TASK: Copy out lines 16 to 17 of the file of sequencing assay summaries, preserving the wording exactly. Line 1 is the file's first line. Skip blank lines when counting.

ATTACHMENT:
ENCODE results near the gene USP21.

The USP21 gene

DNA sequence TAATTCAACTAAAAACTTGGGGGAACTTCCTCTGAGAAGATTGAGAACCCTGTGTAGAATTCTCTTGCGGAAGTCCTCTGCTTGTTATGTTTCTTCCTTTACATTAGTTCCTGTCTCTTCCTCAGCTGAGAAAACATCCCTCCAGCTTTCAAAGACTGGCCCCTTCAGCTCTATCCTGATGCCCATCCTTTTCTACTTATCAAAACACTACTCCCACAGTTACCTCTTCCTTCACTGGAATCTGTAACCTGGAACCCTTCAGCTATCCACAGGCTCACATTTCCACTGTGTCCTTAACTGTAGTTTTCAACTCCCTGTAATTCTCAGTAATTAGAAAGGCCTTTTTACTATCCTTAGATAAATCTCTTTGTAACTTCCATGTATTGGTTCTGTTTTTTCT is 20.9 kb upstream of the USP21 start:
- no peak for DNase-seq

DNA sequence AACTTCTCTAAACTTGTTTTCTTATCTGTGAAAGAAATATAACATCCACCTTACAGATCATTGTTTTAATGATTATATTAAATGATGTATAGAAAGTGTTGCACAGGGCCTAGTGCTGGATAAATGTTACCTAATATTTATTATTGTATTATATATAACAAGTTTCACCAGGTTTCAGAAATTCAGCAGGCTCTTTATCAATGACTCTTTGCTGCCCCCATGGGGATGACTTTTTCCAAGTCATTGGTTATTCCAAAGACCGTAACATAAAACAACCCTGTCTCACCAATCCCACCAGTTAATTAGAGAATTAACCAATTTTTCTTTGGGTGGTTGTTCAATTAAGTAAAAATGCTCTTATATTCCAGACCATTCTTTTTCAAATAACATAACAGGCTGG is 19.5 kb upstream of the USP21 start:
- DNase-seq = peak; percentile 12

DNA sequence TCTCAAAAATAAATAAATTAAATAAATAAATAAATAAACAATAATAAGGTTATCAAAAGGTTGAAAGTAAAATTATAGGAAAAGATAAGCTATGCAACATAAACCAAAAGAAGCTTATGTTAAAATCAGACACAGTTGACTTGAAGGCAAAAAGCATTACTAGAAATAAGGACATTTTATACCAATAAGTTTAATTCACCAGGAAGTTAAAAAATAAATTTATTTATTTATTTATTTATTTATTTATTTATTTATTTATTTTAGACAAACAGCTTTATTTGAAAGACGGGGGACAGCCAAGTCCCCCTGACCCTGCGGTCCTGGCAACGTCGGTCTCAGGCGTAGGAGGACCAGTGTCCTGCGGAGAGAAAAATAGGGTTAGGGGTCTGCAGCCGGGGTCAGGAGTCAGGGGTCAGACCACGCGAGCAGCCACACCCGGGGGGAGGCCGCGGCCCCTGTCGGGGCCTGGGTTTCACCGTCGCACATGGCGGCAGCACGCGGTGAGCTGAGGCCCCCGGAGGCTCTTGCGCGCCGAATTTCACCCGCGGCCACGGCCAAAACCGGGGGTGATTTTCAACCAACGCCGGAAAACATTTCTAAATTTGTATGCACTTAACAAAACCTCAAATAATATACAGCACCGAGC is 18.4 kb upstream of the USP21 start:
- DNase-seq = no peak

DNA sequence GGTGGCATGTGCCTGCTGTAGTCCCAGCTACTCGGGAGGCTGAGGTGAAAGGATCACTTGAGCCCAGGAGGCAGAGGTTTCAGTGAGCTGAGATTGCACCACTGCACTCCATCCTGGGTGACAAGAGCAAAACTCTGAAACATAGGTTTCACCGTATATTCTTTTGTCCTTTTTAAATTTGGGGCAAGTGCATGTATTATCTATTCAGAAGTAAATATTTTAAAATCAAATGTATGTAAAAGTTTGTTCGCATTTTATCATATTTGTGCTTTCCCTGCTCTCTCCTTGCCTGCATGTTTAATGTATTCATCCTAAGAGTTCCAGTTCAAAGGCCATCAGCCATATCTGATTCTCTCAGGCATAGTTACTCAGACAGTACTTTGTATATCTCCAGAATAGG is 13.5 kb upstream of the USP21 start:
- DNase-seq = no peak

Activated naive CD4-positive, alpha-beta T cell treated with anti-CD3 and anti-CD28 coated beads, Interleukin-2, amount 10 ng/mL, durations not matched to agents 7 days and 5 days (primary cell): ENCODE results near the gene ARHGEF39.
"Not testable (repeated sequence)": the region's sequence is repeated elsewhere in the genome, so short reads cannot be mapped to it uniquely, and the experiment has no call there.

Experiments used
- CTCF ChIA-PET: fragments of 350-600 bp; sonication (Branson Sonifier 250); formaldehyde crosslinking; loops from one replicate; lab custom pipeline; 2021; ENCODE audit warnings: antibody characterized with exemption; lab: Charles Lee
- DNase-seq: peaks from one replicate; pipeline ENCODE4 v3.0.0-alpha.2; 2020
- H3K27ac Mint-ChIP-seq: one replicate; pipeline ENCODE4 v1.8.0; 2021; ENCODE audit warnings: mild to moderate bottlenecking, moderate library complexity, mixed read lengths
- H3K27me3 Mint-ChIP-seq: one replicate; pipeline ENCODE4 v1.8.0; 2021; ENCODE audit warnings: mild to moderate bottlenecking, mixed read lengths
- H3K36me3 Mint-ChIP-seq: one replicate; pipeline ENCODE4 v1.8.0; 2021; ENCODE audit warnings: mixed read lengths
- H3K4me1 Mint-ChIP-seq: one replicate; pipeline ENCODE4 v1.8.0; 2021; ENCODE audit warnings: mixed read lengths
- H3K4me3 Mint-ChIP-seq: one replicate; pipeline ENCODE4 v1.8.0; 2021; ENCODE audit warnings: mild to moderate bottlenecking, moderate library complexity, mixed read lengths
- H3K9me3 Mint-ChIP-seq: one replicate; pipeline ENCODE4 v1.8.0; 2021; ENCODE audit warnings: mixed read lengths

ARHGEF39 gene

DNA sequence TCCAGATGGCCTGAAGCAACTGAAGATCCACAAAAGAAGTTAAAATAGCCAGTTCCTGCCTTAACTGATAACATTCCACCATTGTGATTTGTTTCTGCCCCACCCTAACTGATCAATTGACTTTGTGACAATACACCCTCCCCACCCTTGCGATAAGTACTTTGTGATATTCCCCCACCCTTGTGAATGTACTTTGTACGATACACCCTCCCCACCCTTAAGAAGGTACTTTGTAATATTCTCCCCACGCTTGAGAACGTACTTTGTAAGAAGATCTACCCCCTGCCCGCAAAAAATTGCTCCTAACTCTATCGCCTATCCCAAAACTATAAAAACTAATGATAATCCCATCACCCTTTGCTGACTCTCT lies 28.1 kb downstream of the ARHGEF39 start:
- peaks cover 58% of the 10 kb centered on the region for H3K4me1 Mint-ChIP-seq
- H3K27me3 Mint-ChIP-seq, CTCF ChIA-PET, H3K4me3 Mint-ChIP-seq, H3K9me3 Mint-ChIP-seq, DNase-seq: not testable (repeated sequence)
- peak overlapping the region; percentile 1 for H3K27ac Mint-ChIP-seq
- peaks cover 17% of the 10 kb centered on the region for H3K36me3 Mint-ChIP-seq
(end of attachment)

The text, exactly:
- H3K27ac Mint-ChIP-seq: one replicate; pipeline ENCODE4 v1.8.0; 2021; ENCODE audit warnings: mild to moderate bottlenecking, moderate library complexity, mixed read lengths
- H3K27me3 Mint-ChIP-seq: one replicate; pipeline ENCODE4 v1.8.0; 2021; ENCODE audit warnings: mild to moderate bottlenecking, mixed read lengths